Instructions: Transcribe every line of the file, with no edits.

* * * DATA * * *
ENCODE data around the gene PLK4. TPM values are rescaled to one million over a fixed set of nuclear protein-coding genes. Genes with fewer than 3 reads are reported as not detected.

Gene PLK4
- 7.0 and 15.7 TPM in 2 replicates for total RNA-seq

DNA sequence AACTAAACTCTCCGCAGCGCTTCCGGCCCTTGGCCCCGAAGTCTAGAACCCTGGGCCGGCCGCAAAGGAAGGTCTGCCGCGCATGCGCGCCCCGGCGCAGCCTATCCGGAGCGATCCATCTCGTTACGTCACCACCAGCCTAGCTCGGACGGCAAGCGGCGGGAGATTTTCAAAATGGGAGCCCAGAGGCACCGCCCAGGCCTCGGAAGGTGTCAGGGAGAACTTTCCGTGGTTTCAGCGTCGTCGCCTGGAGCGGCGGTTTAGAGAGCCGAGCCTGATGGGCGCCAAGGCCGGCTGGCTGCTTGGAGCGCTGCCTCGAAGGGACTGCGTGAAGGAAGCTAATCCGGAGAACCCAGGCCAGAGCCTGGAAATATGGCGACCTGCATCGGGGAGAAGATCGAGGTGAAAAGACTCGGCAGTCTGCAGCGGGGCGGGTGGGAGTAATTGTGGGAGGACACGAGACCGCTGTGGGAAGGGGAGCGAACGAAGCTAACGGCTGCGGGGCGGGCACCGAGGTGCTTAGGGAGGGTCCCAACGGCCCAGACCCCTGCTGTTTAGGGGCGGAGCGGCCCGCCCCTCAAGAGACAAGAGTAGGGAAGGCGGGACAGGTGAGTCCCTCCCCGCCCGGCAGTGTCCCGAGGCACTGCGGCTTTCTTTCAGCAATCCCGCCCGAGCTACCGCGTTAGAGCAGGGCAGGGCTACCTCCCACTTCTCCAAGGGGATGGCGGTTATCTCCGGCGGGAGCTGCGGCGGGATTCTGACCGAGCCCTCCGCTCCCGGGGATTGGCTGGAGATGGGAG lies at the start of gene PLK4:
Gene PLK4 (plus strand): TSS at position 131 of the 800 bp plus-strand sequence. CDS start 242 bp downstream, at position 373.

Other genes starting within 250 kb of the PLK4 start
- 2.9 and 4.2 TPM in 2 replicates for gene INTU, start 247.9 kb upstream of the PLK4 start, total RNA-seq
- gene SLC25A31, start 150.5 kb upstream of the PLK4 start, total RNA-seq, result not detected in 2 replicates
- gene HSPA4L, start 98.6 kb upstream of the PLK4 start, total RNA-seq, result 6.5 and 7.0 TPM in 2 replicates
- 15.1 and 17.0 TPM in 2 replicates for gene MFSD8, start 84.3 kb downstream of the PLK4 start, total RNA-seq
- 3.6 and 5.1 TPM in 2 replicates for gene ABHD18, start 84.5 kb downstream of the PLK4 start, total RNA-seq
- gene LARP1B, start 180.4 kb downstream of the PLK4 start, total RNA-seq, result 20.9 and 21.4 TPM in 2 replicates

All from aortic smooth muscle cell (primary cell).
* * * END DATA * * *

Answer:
ENCODE data around the gene PLK4. TPM values are rescaled to one million over a fixed set of nuclear protein-coding genes. Genes with fewer than 3 reads are reported as not detected.

Gene PLK4
- 7.0 and 15.7 TPM in 2 replicates for total RNA-seq

DNA sequence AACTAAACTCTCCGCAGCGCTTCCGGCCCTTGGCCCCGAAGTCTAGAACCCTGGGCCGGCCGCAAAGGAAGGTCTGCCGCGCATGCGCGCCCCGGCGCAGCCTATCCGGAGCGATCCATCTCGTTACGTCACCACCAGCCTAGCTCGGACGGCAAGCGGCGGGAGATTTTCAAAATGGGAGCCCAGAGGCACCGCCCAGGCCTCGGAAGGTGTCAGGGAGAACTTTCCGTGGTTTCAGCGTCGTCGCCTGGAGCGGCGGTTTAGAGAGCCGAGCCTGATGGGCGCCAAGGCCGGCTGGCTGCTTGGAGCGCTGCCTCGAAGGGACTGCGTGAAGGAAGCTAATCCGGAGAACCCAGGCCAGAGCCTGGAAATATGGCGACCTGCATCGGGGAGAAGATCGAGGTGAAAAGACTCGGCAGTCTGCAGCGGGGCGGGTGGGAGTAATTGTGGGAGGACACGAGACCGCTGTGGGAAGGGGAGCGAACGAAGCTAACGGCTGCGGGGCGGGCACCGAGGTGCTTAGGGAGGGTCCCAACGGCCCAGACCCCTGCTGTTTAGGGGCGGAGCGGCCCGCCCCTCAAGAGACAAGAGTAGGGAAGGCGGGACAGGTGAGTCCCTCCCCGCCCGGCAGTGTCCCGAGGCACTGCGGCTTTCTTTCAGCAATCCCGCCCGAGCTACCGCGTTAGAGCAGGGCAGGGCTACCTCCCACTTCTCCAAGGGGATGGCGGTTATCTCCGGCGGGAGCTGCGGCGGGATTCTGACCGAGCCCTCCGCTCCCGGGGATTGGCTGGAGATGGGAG lies at the start of gene PLK4:
Gene PLK4 (plus strand): TSS at position 131 of the 800 bp plus-strand sequence. CDS start 242 bp downstream, at position 373.

Other genes starting within 250 kb of the PLK4 start
- 2.9 and 4.2 TPM in 2 replicates for gene INTU, start 247.9 kb upstream of the PLK4 start, total RNA-seq
- gene SLC25A31, start 150.5 kb upstream of the PLK4 start, total RNA-seq, result not detected in 2 replicates
- gene HSPA4L, start 98.6 kb upstream of the PLK4 start, total RNA-seq, result 6.5 and 7.0 TPM in 2 replicates
- 15.1 and 17.0 TPM in 2 replicates for gene MFSD8, start 84.3 kb downstream of the PLK4 start, total RNA-seq
- 3.6 and 5.1 TPM in 2 replicates for gene ABHD18, start 84.5 kb downstream of the PLK4 start, total RNA-seq
- gene LARP1B, start 180.4 kb downstream of the PLK4 start, total RNA-seq, result 20.9 and 21.4 TPM in 2 replicates

All from aortic smooth muscle cell (primary cell).